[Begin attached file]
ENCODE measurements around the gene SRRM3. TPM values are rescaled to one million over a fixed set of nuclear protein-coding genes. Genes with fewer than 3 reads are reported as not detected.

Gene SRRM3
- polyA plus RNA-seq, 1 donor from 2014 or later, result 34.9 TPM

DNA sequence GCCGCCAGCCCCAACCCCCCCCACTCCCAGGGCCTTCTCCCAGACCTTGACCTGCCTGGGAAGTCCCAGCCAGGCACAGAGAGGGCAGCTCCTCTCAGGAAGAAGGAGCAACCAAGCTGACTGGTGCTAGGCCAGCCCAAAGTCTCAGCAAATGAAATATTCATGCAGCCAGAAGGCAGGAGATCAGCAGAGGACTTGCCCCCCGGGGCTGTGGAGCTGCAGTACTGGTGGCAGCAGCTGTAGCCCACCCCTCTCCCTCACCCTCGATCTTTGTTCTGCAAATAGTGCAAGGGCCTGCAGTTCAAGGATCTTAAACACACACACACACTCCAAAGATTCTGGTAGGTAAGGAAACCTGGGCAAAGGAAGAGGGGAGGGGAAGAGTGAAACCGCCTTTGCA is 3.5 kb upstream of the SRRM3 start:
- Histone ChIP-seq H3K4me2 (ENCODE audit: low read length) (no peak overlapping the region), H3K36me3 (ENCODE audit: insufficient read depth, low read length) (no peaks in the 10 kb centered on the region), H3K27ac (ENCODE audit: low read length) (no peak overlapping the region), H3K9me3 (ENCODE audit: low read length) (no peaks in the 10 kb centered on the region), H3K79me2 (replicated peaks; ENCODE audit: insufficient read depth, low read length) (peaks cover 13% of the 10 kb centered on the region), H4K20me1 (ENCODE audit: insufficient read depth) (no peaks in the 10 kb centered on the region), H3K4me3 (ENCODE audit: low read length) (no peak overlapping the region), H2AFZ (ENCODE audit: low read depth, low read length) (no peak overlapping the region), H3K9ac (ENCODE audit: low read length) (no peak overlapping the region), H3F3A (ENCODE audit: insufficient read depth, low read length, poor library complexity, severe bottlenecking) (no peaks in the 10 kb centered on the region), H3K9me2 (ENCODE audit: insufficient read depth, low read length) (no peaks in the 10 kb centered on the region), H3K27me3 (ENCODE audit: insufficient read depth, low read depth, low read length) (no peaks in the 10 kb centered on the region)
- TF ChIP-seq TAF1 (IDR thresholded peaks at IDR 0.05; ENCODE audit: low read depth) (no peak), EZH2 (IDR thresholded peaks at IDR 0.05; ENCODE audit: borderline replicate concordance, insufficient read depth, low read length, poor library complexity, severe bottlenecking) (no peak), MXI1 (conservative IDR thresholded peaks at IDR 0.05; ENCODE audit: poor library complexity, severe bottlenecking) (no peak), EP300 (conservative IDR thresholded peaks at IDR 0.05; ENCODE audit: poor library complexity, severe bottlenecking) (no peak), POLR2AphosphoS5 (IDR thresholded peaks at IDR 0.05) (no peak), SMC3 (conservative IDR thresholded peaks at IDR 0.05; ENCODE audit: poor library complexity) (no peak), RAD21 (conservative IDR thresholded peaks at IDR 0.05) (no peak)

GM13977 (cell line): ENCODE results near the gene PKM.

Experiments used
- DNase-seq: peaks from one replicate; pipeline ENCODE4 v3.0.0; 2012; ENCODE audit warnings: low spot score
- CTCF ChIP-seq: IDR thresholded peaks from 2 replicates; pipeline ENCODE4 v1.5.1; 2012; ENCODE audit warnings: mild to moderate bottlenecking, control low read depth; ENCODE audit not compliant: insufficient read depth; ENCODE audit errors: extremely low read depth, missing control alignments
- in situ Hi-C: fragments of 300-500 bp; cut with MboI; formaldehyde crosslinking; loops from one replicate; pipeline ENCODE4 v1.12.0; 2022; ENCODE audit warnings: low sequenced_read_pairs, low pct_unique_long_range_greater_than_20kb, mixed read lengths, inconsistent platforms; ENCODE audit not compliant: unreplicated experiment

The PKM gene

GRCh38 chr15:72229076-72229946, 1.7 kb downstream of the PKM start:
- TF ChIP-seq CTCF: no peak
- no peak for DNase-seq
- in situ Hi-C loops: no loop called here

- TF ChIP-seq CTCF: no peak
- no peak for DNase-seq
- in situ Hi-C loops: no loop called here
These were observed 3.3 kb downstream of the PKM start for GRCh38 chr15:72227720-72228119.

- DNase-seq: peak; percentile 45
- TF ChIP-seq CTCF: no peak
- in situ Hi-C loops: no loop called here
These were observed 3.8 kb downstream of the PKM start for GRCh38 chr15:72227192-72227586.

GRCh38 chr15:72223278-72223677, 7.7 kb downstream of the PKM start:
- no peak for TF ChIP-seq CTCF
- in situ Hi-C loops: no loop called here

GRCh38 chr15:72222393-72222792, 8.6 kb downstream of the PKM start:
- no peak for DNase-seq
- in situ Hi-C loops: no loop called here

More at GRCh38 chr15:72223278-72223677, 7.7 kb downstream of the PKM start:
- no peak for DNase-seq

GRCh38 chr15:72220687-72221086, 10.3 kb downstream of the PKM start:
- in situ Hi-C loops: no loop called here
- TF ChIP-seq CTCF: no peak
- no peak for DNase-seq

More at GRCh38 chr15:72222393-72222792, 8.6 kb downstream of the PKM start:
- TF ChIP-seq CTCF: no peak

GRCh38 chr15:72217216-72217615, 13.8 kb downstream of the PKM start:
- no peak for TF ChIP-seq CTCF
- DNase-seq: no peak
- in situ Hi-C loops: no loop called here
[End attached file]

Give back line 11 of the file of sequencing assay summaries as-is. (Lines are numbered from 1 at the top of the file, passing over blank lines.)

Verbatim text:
- in situ Hi-C: fragments of 300-500 bp; cut with MboI; formaldehyde crosslinking; loops from one replicate; pipeline ENCODE4 v1.12.0; 2022; ENCODE audit warnings: low sequenced_read_pairs, low pct_unique_long_range_greater_than_20kb, mixed read lengths, inconsistent platforms; ENCODE audit not compliant: unreplicated experiment